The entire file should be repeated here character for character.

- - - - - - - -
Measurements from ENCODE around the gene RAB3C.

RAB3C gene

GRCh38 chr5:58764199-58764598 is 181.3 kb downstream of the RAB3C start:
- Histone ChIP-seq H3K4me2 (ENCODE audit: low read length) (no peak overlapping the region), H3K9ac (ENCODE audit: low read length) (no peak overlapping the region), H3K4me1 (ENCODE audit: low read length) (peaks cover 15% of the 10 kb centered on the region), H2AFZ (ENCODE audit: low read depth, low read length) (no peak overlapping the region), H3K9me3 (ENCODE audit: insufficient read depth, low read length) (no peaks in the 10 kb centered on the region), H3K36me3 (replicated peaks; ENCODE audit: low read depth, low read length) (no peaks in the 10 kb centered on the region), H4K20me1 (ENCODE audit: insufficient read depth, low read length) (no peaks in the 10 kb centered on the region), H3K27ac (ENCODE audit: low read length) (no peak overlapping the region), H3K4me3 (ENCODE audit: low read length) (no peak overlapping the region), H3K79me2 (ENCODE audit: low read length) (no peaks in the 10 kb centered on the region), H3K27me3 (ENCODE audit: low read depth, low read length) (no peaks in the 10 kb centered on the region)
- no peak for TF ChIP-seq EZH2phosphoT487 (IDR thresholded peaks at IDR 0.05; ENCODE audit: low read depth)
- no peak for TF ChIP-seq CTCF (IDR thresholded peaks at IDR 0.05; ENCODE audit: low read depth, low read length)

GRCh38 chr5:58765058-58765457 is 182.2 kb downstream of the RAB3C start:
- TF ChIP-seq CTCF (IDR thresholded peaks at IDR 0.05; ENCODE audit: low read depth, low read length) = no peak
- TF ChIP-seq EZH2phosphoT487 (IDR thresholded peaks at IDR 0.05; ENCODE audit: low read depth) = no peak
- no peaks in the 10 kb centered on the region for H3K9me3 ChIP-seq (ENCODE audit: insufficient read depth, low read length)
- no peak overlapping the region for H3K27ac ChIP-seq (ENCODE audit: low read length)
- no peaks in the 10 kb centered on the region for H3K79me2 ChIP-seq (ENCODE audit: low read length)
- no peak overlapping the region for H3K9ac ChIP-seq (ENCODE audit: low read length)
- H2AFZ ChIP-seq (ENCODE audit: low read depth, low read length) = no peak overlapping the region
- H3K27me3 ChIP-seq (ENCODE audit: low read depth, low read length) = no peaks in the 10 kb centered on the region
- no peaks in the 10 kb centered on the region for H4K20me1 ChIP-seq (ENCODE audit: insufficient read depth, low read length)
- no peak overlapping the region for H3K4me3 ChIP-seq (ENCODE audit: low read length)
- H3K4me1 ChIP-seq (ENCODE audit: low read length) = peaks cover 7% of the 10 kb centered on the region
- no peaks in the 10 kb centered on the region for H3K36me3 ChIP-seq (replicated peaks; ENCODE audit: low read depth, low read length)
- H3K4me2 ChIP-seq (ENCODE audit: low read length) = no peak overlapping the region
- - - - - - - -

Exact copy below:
Measurements from ENCODE around the gene RAB3C.

RAB3C gene

GRCh38 chr5:58764199-58764598 is 181.3 kb downstream of the RAB3C start:
- Histone ChIP-seq H3K4me2 (ENCODE audit: low read length) (no peak overlapping the region), H3K9ac (ENCODE audit: low read length) (no peak overlapping the region), H3K4me1 (ENCODE audit: low read length) (peaks cover 15% of the 10 kb centered on the region), H2AFZ (ENCODE audit: low read depth, low read length) (no peak overlapping the region), H3K9me3 (ENCODE audit: insufficient read depth, low read length) (no peaks in the 10 kb centered on the region), H3K36me3 (replicated peaks; ENCODE audit: low read depth, low read length) (no peaks in the 10 kb centered on the region), H4K20me1 (ENCODE audit: insufficient read depth, low read length) (no peaks in the 10 kb centered on the region), H3K27ac (ENCODE audit: low read length) (no peak overlapping the region), H3K4me3 (ENCODE audit: low read length) (no peak overlapping the region), H3K79me2 (ENCODE audit: low read length) (no peaks in the 10 kb centered on the region), H3K27me3 (ENCODE audit: low read depth, low read length) (no peaks in the 10 kb centered on the region)
- no peak for TF ChIP-seq EZH2phosphoT487 (IDR thresholded peaks at IDR 0.05; ENCODE audit: low read depth)
- no peak for TF ChIP-seq CTCF (IDR thresholded peaks at IDR 0.05; ENCODE audit: low read depth, low read length)

GRCh38 chr5:58765058-58765457 is 182.2 kb downstream of the RAB3C start:
- TF ChIP-seq CTCF (IDR thresholded peaks at IDR 0.05; ENCODE audit: low read depth, low read length) = no peak
- TF ChIP-seq EZH2phosphoT487 (IDR thresholded peaks at IDR 0.05; ENCODE audit: low read depth) = no peak
- no peaks in the 10 kb centered on the region for H3K9me3 ChIP-seq (ENCODE audit: insufficient read depth, low read length)
- no peak overlapping the region for H3K27ac ChIP-seq (ENCODE audit: low read length)
- no peaks in the 10 kb centered on the region for H3K79me2 ChIP-seq (ENCODE audit: low read length)
- no peak overlapping the region for H3K9ac ChIP-seq (ENCODE audit: low read length)
- H2AFZ ChIP-seq (ENCODE audit: low read depth, low read length) = no peak overlapping the region
- H3K27me3 ChIP-seq (ENCODE audit: low read depth, low read length) = no peaks in the 10 kb centered on the region
- no peaks in the 10 kb centered on the region for H4K20me1 ChIP-seq (ENCODE audit: insufficient read depth, low read length)
- no peak overlapping the region for H3K4me3 ChIP-seq (ENCODE audit: low read length)
- H3K4me1 ChIP-seq (ENCODE audit: low read length) = peaks cover 7% of the 10 kb centered on the region
- no peaks in the 10 kb centered on the region for H3K36me3 ChIP-seq (replicated peaks; ENCODE audit: low read depth, low read length)
- H3K4me2 ChIP-seq (ENCODE audit: low read length) = no peak overlapping the region